By Ben Tavener, Senior Contributing Reporter
SÃO PAULO, BRAZIL – Plans by the Brazilian government for a plebiscite on political reforms in Brazil, originally brought forward by Brazilian President Dilma Rousseff in the wake of recent mass protests across the country, have been thrown into doubt.
Some government figures backing the proposal, including Vice President Michel Temer, said there was not enough time to agree on the referendum and get reforms through Congress before the upcoming 2014 presidential elections.
Earlier on Thursday, Vice President Michel Temer (PMDB) told reporters that, despite general agreement on the “themes of reform,” the government had “given up” on the plans and was looking toward a 2016 vote instead.
However, Mr. Temer later backtracked on the comments through a statement, saying he had merely expressed “the opinion of a number of [allied] base party leaders in the Chamber [of Deputies]” and concerns over time limits decreed by the Tribunal Superior Eleitoral (Superior Electoral Court, TSE).
“I reiterate that the government continues with the position that the plebiscite would, ideally, take place on a date that could alter the political-electoral system before the 2014 elections,” said the vice president, adding that a meeting next week in the Senate would attempt to elaborate on the legal basis surrounding the plebiscite.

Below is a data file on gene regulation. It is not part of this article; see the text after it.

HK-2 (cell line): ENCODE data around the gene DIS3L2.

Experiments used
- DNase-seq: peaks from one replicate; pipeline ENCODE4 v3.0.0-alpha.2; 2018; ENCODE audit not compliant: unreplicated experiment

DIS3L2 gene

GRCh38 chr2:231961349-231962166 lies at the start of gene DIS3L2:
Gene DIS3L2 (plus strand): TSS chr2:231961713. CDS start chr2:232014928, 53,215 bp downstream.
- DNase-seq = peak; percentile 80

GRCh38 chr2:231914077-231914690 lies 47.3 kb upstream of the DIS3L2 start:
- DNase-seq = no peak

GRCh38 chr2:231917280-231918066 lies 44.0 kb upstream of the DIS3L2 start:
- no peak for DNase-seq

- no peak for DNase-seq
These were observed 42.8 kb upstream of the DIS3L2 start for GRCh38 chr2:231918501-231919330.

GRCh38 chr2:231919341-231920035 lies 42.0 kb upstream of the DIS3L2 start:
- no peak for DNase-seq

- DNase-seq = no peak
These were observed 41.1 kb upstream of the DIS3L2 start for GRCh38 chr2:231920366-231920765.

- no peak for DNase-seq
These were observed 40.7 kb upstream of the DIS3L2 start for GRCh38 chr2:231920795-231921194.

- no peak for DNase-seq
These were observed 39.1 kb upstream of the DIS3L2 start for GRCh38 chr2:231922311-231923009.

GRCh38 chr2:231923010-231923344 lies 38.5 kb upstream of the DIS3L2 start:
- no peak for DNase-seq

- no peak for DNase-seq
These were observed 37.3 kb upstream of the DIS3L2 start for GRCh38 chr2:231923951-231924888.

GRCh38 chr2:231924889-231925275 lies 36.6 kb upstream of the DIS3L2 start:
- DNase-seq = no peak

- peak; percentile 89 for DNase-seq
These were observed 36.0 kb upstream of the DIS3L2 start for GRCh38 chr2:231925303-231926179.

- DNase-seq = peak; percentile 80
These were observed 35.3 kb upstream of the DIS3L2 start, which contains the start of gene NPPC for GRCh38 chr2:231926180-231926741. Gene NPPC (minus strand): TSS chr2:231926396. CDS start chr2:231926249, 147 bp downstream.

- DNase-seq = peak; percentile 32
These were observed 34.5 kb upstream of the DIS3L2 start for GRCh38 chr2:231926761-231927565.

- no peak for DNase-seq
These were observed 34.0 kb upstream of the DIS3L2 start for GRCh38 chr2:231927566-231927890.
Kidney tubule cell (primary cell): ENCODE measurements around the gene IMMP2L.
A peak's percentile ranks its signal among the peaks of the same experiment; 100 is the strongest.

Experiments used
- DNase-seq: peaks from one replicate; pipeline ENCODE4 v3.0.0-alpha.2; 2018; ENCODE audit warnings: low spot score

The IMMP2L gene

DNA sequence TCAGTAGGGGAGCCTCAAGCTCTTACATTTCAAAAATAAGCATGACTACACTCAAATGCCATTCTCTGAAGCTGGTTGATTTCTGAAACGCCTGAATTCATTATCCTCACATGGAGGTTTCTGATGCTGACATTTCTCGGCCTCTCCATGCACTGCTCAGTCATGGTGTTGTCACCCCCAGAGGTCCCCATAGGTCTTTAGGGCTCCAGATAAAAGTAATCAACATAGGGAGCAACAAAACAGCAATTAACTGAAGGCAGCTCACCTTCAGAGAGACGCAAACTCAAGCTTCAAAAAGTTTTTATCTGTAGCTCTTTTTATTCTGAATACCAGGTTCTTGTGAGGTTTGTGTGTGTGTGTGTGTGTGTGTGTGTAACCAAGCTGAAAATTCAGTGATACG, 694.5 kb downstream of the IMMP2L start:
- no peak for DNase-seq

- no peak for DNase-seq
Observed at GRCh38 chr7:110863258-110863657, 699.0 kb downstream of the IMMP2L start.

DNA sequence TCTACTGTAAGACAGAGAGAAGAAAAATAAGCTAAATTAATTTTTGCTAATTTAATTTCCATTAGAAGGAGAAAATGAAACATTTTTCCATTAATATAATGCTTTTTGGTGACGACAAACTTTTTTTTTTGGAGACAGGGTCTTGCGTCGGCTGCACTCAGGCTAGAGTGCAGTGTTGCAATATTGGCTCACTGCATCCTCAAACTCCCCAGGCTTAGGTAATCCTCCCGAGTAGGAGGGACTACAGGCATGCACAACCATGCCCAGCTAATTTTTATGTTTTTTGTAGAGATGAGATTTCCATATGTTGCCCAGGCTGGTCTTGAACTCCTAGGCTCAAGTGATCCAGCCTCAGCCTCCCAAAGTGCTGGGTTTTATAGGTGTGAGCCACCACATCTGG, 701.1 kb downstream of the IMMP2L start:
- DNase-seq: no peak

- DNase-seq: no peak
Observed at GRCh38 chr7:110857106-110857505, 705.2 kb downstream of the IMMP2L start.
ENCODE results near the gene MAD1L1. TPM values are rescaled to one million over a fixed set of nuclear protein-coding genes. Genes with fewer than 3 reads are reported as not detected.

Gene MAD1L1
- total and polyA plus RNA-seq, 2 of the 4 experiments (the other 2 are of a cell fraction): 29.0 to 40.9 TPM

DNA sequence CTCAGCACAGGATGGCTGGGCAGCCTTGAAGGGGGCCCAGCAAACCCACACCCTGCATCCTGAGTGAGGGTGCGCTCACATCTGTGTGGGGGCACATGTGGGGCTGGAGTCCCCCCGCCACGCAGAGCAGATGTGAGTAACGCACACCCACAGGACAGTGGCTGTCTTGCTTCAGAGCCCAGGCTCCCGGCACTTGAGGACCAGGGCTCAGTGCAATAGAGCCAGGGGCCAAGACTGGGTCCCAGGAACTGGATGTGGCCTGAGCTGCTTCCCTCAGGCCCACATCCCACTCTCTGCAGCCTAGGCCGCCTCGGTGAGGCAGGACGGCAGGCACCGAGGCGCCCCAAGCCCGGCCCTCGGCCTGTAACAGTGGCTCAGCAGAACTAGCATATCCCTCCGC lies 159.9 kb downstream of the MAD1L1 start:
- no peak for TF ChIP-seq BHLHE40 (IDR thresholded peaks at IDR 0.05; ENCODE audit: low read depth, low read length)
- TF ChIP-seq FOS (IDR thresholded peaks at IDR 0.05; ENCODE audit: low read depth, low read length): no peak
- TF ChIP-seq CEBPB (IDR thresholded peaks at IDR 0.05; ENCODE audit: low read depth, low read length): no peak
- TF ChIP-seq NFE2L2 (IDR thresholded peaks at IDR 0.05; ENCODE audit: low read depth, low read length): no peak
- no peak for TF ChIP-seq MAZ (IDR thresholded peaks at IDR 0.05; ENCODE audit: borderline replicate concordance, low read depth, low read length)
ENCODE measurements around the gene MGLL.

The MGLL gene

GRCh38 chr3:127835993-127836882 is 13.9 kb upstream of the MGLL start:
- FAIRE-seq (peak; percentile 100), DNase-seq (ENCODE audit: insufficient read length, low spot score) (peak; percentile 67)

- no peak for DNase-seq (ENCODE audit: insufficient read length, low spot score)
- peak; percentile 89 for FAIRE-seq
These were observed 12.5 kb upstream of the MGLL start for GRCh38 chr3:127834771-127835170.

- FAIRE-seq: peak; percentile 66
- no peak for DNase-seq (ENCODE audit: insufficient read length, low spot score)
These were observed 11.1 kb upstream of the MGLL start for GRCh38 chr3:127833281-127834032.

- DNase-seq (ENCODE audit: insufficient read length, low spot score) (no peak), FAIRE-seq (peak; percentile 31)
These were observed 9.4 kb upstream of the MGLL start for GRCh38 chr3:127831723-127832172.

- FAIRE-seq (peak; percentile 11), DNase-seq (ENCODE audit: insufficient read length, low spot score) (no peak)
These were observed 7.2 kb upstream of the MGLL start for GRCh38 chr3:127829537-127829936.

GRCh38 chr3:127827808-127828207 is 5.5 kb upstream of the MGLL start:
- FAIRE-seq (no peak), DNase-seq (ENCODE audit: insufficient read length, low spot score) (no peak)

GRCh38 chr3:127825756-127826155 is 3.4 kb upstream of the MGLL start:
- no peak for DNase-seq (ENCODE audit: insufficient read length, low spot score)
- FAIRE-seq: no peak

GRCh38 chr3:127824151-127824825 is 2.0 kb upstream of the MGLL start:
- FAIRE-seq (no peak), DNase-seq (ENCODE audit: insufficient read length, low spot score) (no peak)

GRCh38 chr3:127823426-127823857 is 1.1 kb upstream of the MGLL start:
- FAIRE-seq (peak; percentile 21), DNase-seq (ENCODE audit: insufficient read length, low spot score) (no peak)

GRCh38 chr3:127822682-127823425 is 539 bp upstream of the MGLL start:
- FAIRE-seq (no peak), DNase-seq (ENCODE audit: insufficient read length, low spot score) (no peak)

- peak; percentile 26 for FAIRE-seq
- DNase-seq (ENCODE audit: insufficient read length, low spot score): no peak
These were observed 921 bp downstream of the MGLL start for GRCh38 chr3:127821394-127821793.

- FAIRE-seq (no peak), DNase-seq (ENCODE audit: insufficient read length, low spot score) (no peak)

One of the proposal’s main opponents, PSDB President and Senator Aécio Neves – also President Rousseff’s most likely main opponent in next year’s presidential elections – described the plans for the plebiscite on political reforms as “stillborn”. He accused the government of consulting only with its allies, ignoring parties that “represent half the Brazilian population,” in a thinly-veiled allusion to his own party.
Tension has arisen over the preparations for the plebiscite as, in accordance with the Constitution, any changes to the political and electoral system would have to be introduced a full year before the next election it would affect. The plebiscite would also have to be agreed upon seventy days before it could be held, as well as facing subsequent congressional approval – all of which would have to be completed by October 5, 2013.
President Rousseff has spoken of her desire to see the reforms in place in time for next year’s elections. Other government figures have voiced concerns that, should the plebiscite take too long to be held, it could anger the already-frustrated populace and reignite mass protests.
Read more (in Portuguese).
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